An open letter to the snobby and judgmental woman at the gym this morning:
I was outside in the public space for our apartment building, minding my own business. I brought my dog with me because we just returned from a 30-minute walk, and I wanted to get some of my push-ups and squats in while he ran around off the leash. You know, a little treat for being such a good pup on our morning walk. Unlike EVERY person we have run into in our building, who just adores Ryan and his cute face, you saw him squat for a three second pee (literally, three seconds) and you came rushing outside, fingers pointing in my face, hands in the air:
“You’re going to let your dog pee on the turf?! That’s disgusting! Kids play there.”
Your voice was loud, sharp, and angry.
Shocked at your abrasiveness for 7:45 in the morning, I stared at you in disbelief. And finally said, “Excuse me?”
“You heard me. That’s disgusting. How could you let your dog pee on the turf?”
Your hands were on your hips, and your face stern. I felt like I was 5 years old, being scolded by my mother.
“I was unaware that he had to pee again, seeing as we just came back from a 30-minute walk where he did all of his business multiple times.”
“Oh, you know that’s not true,” you said, with your fingers pointing right in my face. “You brought your poop bags with you. You know what you are doing. That’s disgusting,” you said as you disappeared behind the safety of the glass gym doors.
Actually, lady, on our way back in the front door as we came in from the walk, I grabbed a few bags from the poop station out front because we were running low and I wanted to have a few on hand. I took them out of my pocket and placed them on the deck with my phone and keys so they didn’t fall out while I was doing said squats and push-ups. So no, I didn’t bring the poop bags so he could poop on the turf.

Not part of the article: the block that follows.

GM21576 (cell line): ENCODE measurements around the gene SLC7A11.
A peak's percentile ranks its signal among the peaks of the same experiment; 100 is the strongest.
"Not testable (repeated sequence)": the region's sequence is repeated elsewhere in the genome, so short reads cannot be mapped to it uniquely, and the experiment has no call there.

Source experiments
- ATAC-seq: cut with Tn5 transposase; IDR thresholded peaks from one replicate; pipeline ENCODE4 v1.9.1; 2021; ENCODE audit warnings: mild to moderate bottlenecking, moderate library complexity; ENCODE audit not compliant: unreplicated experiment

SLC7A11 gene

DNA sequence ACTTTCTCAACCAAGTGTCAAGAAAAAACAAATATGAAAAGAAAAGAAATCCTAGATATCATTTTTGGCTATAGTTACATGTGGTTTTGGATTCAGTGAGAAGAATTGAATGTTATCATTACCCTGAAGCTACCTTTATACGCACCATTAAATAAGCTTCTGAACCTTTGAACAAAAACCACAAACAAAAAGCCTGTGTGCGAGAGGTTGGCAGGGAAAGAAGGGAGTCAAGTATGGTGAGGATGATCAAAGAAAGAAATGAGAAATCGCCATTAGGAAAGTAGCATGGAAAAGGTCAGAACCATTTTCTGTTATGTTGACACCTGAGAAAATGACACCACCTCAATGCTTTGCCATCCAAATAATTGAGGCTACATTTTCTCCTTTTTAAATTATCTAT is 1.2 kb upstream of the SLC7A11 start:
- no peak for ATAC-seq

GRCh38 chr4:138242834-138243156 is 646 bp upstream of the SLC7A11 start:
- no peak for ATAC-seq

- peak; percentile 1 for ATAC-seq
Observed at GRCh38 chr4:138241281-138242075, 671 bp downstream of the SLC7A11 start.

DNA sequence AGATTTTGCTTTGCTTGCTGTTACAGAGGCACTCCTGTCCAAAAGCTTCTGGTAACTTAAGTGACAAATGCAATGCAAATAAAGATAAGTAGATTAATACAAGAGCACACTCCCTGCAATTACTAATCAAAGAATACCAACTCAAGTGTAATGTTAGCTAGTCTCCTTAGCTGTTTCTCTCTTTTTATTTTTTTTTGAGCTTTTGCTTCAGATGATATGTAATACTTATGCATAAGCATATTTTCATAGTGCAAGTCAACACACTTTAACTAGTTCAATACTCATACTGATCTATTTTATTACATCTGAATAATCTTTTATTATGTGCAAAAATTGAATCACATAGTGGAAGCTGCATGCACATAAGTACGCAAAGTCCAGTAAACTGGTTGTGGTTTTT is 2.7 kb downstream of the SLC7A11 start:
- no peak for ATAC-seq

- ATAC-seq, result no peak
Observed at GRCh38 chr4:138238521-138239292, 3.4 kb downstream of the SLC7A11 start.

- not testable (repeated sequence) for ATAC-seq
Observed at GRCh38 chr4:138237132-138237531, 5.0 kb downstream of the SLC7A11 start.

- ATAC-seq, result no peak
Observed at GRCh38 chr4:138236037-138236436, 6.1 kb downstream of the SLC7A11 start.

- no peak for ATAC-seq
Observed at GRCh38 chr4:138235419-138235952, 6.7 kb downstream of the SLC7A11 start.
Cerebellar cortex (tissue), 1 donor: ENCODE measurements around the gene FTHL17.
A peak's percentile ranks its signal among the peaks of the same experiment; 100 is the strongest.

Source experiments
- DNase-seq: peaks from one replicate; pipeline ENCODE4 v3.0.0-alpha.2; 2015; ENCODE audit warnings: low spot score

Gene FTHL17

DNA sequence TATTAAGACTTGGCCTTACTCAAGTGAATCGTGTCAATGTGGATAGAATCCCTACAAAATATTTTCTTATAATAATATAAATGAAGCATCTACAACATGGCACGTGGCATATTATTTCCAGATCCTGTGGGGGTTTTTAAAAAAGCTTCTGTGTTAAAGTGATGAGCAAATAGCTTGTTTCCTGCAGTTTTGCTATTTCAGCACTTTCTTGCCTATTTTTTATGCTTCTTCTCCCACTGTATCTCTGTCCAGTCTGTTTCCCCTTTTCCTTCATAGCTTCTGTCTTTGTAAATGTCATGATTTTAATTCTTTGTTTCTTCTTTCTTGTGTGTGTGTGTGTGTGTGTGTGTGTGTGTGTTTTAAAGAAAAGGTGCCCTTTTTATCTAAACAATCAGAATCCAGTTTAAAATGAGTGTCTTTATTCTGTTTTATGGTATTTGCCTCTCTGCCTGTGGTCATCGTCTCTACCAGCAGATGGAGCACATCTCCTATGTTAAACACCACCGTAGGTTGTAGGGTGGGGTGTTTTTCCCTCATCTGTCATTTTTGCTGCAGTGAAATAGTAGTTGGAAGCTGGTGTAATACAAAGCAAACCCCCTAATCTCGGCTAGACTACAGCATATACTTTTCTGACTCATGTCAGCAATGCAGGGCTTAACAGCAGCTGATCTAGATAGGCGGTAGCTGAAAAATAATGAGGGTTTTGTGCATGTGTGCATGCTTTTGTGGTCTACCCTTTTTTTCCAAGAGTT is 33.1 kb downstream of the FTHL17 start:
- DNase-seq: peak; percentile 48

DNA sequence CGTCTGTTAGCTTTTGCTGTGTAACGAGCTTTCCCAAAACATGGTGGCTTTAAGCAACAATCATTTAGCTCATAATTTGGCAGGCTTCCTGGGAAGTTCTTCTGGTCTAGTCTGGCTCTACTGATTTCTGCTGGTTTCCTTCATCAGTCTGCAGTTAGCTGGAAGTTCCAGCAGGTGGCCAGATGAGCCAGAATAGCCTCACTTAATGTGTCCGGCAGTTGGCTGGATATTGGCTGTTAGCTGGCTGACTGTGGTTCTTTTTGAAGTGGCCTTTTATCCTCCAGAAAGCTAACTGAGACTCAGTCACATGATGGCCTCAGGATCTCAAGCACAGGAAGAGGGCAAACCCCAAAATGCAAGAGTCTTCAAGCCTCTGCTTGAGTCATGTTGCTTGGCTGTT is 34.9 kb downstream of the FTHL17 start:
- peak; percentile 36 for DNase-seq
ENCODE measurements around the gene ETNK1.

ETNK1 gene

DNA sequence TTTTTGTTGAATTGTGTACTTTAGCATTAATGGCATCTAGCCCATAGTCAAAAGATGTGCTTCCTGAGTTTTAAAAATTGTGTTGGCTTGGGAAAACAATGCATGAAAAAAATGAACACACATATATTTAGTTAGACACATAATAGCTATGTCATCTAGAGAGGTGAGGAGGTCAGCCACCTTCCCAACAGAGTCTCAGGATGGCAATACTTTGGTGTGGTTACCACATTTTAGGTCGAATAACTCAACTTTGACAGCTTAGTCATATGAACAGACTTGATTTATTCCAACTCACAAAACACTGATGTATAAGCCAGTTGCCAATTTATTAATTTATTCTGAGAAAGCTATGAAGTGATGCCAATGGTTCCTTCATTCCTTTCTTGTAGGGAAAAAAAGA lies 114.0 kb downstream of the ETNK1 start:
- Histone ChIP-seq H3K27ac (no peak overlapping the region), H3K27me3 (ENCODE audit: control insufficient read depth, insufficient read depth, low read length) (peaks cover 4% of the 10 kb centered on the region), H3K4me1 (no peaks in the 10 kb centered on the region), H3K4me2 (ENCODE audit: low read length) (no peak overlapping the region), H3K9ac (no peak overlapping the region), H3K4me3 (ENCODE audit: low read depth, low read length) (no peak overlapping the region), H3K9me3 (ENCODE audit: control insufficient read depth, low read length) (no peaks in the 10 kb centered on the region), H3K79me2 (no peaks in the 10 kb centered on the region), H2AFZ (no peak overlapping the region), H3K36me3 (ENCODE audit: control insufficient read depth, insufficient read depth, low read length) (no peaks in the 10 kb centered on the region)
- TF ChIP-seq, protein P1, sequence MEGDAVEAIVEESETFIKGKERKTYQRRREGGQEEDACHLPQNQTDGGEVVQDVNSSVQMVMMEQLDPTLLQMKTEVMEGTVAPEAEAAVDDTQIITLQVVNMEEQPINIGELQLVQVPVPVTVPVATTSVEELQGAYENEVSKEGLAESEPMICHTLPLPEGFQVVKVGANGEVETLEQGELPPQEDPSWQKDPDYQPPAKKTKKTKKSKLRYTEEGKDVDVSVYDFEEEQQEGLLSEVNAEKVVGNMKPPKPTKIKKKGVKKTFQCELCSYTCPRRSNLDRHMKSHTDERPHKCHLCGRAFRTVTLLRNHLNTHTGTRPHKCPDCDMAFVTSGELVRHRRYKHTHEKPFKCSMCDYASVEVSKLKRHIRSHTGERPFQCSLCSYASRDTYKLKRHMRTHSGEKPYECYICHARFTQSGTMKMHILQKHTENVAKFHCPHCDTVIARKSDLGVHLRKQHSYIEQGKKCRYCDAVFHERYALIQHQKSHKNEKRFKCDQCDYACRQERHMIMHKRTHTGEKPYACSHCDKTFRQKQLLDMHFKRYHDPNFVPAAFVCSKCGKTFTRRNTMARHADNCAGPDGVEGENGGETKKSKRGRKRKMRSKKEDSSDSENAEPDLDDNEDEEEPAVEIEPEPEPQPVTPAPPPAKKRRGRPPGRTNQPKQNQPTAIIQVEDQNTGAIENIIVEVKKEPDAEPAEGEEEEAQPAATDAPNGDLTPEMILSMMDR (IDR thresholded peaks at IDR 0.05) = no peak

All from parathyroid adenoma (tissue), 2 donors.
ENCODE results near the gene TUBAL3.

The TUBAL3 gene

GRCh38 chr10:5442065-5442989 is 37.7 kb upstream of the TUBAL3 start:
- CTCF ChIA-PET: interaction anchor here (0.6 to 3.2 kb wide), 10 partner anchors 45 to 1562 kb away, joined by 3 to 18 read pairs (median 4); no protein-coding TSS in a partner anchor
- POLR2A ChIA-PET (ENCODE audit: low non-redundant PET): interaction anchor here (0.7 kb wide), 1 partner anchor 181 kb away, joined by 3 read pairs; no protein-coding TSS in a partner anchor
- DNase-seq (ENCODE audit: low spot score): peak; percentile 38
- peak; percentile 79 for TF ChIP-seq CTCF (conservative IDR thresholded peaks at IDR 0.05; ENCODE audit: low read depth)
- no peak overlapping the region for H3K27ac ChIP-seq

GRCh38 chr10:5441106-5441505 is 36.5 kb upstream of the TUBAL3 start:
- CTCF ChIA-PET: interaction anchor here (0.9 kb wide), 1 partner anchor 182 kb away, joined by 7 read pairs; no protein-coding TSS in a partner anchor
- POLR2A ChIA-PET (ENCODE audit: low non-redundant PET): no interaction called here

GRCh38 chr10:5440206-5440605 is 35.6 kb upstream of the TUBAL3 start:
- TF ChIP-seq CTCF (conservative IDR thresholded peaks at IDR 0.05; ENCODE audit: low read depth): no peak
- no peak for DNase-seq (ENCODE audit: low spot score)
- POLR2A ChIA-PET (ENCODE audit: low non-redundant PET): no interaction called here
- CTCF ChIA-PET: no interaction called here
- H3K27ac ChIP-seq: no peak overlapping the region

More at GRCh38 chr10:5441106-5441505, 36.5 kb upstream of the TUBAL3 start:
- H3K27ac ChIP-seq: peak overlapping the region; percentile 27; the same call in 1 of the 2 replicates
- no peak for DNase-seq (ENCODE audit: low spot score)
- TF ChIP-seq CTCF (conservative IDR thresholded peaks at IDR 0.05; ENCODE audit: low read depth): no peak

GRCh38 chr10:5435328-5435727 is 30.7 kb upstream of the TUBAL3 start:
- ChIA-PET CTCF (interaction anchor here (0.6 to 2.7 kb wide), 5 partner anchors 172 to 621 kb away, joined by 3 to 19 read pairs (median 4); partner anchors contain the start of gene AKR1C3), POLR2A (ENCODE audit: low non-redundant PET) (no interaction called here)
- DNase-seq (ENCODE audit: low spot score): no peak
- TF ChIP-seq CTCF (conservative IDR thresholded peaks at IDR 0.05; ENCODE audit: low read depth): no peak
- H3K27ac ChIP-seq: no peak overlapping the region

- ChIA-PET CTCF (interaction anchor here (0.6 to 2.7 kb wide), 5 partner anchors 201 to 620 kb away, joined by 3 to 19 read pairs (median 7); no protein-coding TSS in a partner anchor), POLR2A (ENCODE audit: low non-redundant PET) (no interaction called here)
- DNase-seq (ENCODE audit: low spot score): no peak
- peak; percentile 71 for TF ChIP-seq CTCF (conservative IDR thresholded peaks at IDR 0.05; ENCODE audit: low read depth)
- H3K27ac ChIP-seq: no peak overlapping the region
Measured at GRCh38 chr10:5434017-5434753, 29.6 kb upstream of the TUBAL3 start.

What you don’t know about my morning is that I woke up in a pit of anxiety, for no decent reason. Instead of allowing myself to lie in bed and sink further into that rabbit hole, I forced myself to strap on my sneakers and take Ryan for a walk. Walking Ryan isn’t my favorite thing to do – he’s a puppy. He is all over the place, zigzagging right then left. You have no idea, which way he is going to go. And the arm work out – he pulls on that leash like none other. But on that walk, we ran into a family of geese. Ryan sat patiently while we let them cross our path, and then walked with me to stand in the street to allow them to cross, again, patiently – which, I might add, is a small feat for this rambunctious pup.
By the time we got to the outdoor space this morning, I felt I had climbed my way out of my hole. I felt good, like I could get through my day, and I could breathe. And then you came along. Your abrasiveness, your judgment, the way you speak to complete strangers with absolute disregard for who they are as a person. It was a kick to the gut and a slap in the face. You made me feel foolish for even thinking that I could make it through my day, silly for even trying. Hot tears pierce my cheeks and pool at the base of my keyboard as I write this. And that makes me feel even more foolish and silly. How could I let someone so rude get under my skin?
I understand that my dog peeing on the turf is quite unsanitary. I don’t take him out there to relieve himself. I do what a good dog owner is to do – I take him on a walk to let him do his business. I also know that it will rain this afternoon, like it does every day in this area, and it will wash away the remnants. You should know that his training pad in our house is a piece of turf – you can understand how he could be confused.
I also cannot control what an animal does, just like I cannot control what other humans do. Instead, I can only control myself and how I react. I’m pleased with myself that I didn’t pop you in the face – because that’s what I really wanted to do. Instead, I finished my squats and push-ups – the counting of each set helped me focus on something other than the rage building inside of me – and I went home. Me and pup.
I am going to do my best to not let you ruin what was already a tough day for me. I am going to do what I can to salvage that safe space I had created for myself on the walk this morning. And I am going to send good vibes out into the world in your direction. Perhaps you need a little extra love this morning. At the very least, perhaps my well wishes will help you to find a little compassion and patience for people around you. And maybe tomorrow, you can find a kinder, gentler way to speak to strangers.
Lady with the errant dog